“People suggested that the leg we have just completed was the toughest one in memory, so that should mean it will be easier this time! It’s good to get that out of the way. What was important in Cowes was getting enough rest to get back in the game for the next few legs and not burn out. It really was a hard leg with strong winds on the first day and then very feeble winds for the next days. It was tough physically, but nothing you can’t recuperate from with some sleep, Baker said.

"Leaving Cowes after just three days on shore, the Solitaire skippers face a fast but tiring leg"

 

Leaving Cowes after just three days on shore, the Solitaire skippers face a fast but tiring leg. Zig-zagging their way out of the Solent in 20 knots on the nose with the tide on a magic carpet ride, the fleet can expect to stay in the express lane for most of the way to Paimpol, as Race Director Gilles Chiorri explained.

“On this leg, the fleet will face all of the difficulties associated with the Channel – current, wind and lots of tacking. Another difficulty will be the length of the leg, 430 miles solo is again long to race alone, the current routing shows them spending three days and three nights at sea. There will also be a lot of tactics involved. The skippers who are further back in the ranking after Leg 1 will be on the attack. The Iroise Sea will be one of the most challenging areas of the course, with big wind, big waves and lot of rocks – it will require bravery,” he concluded.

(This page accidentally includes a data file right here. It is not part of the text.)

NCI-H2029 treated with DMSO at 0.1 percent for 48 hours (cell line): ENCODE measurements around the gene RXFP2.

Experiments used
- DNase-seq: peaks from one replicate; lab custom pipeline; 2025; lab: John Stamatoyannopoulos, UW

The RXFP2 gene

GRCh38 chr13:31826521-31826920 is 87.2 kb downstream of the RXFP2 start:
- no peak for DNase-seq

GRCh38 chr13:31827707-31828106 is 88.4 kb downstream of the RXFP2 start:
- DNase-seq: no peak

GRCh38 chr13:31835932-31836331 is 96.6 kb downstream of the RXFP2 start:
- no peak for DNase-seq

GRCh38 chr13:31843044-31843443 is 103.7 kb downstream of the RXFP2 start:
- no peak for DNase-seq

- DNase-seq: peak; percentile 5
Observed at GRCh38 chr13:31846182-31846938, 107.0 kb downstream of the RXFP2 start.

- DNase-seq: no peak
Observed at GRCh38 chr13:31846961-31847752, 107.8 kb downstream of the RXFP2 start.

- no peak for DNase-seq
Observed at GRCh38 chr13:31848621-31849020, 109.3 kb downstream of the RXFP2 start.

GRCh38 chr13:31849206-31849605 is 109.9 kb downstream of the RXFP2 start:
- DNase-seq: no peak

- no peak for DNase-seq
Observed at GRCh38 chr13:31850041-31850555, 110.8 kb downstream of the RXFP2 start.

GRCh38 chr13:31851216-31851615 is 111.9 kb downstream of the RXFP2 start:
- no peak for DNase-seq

Follow Baker and the fleet here

 

 

Published in Figaro
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#Solo - Pictured above is the RIB that French sailor Christophe Maupaté will pilot solo in his quest to set a new Atlantic record from Bordeaux to New York.

Previously attempted by Ireland's own Enda O'Coineen, no one has yet completed a solo transatlantic voyage by RIB.

But as reported on Afloat.ie last December, Figaro veteran Maupaté has been planning his own crossing for some time, having plotted a 4,460-nautical-mile course that will take him from France via Ireland's East Coast, western Scotland, the Faroe Islands and Iceland to the southern tip of Greenland and Canada's Maritimes towards the US – tracing the route of Lafayette's Hermione.